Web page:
Digital health funding has reached a record breaking $1.62 billion in Q1 2018 across 77 digital health deals, according to Rock Health, a full-service venture fund dedicated to digital health.
The Q1 2018 Rock Health report reveals investors are starting to become more confident investing in large, late stage round with the top 10 deals, representing over 55% of total funding—but only 13% of deals—in the quarter. In addition, the average deal size increase from $16.4M in 2017 to $21M in 2018.
The report produced by Megan Zweig and Denise Tran with help from Ted Cho, Scott Lipman, Danielle McGuinness and Halle Tecco sources data from Capital IQ, SEC company websites, Crunchbase, NVCA, press releases and the Rock Health funding database.
Other key findings from the report include:
Top Six Funding Value Propositions
– Diagnosis of Disease defined as enabling the diagnosis of a specific clinical condition was the most-funded value proposition among digital health companies in Q1 2018 with 5 deals totaling $279M.
– Monitoring of Disease, the second most-funded value proposition, also had the most deals
-Consumer Health Information—technology used to help patients navigate the healthcare system and their own health—continues to be a top-funded value proposition as well, with Helix leading the way.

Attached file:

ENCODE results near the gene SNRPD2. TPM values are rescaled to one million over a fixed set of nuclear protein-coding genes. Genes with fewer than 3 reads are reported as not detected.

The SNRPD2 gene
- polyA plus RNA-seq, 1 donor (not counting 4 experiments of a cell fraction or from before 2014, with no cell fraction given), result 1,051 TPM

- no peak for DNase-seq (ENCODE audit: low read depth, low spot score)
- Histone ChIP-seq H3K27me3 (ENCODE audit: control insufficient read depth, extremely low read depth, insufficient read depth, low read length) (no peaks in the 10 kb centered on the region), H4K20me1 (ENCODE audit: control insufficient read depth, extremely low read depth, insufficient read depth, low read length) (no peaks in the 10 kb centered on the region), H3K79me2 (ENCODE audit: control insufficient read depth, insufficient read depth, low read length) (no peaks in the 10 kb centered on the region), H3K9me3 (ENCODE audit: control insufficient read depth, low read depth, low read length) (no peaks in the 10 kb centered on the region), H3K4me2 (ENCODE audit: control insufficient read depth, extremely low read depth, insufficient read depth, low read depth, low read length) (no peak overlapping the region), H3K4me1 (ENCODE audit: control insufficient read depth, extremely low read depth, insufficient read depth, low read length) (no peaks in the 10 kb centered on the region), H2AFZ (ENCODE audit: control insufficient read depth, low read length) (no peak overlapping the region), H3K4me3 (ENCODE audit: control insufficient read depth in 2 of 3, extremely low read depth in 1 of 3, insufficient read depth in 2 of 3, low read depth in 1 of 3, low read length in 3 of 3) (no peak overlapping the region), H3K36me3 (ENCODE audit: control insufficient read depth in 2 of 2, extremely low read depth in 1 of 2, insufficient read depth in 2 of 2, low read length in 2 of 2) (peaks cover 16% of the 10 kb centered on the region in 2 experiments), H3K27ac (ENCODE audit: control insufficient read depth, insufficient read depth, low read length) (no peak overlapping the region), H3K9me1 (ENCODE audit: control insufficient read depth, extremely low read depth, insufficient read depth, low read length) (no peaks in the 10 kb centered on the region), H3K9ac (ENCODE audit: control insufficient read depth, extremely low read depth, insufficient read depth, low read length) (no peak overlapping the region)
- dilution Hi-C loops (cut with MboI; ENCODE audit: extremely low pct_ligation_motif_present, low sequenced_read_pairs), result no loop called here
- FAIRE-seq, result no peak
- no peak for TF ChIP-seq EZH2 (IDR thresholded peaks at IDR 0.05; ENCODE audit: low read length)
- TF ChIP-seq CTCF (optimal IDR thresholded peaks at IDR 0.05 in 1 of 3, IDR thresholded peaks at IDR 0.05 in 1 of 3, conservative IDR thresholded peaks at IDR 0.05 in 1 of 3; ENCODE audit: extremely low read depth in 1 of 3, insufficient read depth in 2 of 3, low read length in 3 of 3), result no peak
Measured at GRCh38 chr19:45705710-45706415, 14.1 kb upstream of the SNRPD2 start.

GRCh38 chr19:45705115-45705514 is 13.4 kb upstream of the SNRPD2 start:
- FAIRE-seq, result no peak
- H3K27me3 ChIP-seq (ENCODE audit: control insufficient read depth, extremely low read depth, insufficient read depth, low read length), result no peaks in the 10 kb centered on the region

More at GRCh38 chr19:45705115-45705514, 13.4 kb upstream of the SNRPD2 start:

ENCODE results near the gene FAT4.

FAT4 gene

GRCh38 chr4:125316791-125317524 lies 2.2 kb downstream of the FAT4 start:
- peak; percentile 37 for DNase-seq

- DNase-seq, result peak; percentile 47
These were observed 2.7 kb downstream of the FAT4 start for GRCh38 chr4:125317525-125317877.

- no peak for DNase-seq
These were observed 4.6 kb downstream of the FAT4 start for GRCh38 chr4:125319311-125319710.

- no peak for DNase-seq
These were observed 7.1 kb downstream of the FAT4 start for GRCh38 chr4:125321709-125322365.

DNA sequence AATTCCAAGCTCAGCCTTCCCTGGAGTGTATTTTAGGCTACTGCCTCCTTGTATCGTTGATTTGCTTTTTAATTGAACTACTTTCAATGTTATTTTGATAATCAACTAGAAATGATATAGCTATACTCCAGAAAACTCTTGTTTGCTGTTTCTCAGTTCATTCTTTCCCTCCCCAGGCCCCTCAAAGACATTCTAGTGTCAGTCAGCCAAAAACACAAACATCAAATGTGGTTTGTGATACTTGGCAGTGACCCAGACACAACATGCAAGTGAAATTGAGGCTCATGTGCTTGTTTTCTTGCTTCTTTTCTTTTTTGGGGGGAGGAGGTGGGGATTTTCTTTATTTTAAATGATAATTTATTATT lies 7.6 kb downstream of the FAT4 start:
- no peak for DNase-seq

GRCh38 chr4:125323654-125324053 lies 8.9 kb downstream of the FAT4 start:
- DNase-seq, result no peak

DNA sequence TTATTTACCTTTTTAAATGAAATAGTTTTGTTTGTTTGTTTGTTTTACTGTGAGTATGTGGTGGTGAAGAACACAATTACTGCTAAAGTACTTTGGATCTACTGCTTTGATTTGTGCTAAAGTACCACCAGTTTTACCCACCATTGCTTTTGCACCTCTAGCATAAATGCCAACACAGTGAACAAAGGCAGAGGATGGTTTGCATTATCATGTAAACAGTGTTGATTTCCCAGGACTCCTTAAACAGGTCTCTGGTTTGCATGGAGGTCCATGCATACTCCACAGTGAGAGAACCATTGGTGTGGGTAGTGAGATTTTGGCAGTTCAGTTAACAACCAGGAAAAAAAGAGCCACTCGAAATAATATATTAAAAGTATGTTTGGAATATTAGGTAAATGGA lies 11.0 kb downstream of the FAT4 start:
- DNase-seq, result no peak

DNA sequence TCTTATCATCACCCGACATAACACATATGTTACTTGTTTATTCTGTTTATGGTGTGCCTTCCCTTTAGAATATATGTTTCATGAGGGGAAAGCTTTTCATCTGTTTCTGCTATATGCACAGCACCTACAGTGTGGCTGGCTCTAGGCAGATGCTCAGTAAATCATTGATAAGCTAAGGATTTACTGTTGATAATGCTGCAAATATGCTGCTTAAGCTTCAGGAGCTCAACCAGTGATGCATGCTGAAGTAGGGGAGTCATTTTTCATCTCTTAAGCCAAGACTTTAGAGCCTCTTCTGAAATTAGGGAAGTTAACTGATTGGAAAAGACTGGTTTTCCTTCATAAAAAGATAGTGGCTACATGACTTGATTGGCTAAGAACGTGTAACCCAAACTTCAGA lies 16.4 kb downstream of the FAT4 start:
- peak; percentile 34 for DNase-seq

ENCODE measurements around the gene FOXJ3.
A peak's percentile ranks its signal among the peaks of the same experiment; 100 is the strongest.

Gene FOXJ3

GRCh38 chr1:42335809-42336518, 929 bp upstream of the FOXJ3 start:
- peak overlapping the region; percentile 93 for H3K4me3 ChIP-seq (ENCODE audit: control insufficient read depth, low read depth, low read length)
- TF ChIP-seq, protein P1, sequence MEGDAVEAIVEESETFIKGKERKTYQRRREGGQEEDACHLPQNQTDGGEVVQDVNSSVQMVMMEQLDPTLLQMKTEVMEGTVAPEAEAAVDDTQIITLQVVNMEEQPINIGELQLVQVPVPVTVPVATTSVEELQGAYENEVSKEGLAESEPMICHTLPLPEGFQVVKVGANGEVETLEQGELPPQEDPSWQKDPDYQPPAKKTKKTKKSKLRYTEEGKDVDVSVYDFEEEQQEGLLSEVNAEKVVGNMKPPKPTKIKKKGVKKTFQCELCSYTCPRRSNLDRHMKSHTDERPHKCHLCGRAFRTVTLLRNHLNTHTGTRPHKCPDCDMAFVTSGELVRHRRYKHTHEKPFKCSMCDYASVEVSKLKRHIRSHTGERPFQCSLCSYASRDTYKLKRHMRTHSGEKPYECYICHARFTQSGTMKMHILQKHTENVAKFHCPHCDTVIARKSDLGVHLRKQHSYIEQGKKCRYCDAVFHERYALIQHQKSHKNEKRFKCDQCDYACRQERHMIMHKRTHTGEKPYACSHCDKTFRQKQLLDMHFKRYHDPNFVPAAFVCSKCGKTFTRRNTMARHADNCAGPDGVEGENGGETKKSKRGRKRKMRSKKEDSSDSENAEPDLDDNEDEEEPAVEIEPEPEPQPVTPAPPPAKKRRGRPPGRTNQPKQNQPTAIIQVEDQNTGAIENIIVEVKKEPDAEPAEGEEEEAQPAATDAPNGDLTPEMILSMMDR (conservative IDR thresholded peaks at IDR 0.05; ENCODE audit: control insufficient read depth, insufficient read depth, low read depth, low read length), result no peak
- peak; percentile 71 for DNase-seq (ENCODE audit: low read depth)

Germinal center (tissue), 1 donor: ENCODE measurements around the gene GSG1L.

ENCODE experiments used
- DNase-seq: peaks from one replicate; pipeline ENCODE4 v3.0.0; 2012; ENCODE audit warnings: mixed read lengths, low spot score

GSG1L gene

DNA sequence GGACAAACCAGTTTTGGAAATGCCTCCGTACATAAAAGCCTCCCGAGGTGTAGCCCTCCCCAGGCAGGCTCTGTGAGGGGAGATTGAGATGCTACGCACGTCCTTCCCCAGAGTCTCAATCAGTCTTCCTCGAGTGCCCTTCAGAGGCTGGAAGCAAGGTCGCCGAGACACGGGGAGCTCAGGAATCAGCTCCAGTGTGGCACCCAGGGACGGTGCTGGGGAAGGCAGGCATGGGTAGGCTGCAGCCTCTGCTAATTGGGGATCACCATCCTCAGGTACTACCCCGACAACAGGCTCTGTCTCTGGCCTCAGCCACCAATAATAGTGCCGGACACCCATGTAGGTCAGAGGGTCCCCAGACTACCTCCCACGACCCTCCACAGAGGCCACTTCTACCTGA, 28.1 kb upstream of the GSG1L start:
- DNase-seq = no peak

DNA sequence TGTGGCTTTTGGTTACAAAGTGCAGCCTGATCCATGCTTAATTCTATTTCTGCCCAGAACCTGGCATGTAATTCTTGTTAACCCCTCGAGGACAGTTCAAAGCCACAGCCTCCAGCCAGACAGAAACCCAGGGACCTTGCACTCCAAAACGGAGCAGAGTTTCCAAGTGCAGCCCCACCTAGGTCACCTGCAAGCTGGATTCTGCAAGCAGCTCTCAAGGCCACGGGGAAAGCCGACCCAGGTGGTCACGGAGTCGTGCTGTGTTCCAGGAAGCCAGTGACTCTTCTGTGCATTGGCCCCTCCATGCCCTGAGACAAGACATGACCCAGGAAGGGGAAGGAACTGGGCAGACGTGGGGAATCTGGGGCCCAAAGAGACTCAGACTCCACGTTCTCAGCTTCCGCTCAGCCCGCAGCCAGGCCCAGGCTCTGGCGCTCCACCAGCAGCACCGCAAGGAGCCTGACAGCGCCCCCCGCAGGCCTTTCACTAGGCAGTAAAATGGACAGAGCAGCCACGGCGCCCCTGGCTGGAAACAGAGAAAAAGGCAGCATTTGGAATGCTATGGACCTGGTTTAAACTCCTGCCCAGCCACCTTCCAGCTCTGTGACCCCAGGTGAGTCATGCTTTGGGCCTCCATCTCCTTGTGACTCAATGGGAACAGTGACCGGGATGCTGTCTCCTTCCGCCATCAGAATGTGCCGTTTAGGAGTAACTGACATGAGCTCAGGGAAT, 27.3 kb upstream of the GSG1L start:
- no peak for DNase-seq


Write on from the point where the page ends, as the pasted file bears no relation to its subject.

– Traditional VCs are the most prominent investors in the digital health space, accounting for 64% of all investor transactions in deals with at least one disclosed investor
– Corporations making investments are the next most active type of investor, accounting for 17% of investor transactions and private equity firms account for 5% of investor transactions.
– Providers (hospitals, health systems, and physician practices) are the leading type of corporate investors, accounting for 24% of all corporate investor transactions in deals
– Biopharma companies accounted for 13% of corporate investor transactions, followed by payers at 12%.
– Between 2011 and 2017, providers were most likely to invest in digital health companies with the value propositions of Non-Clinical Workflow and Clinical Workflow, payers were most likely to invest in Population Health Management startups, and biopharma in Research and Development Catalysts (e.g., drug discovery, clinical trial management).
M & A
– 37 digital health companies were acquired in Q1 of 2018, which puts the sector on-track to beat last year’s 119 acquisitions and 2016’s 146 acquisitions.
– The top three largest acquisitions were Flatiron (acquired by Roche for $1.9B), Ability (acquired by Inovalon by $1.9B), and Intermedix (acquired R1 RCM for $460M).
It is important to note that Rock Health’s digital health funding reports only includes disclosed US deals over $2M. and companies that are sector-agnostic with a healthcare vertical are excluded. Expect these numbers to vary in comparison to StartUp Health and others as we report on digital health funding trends.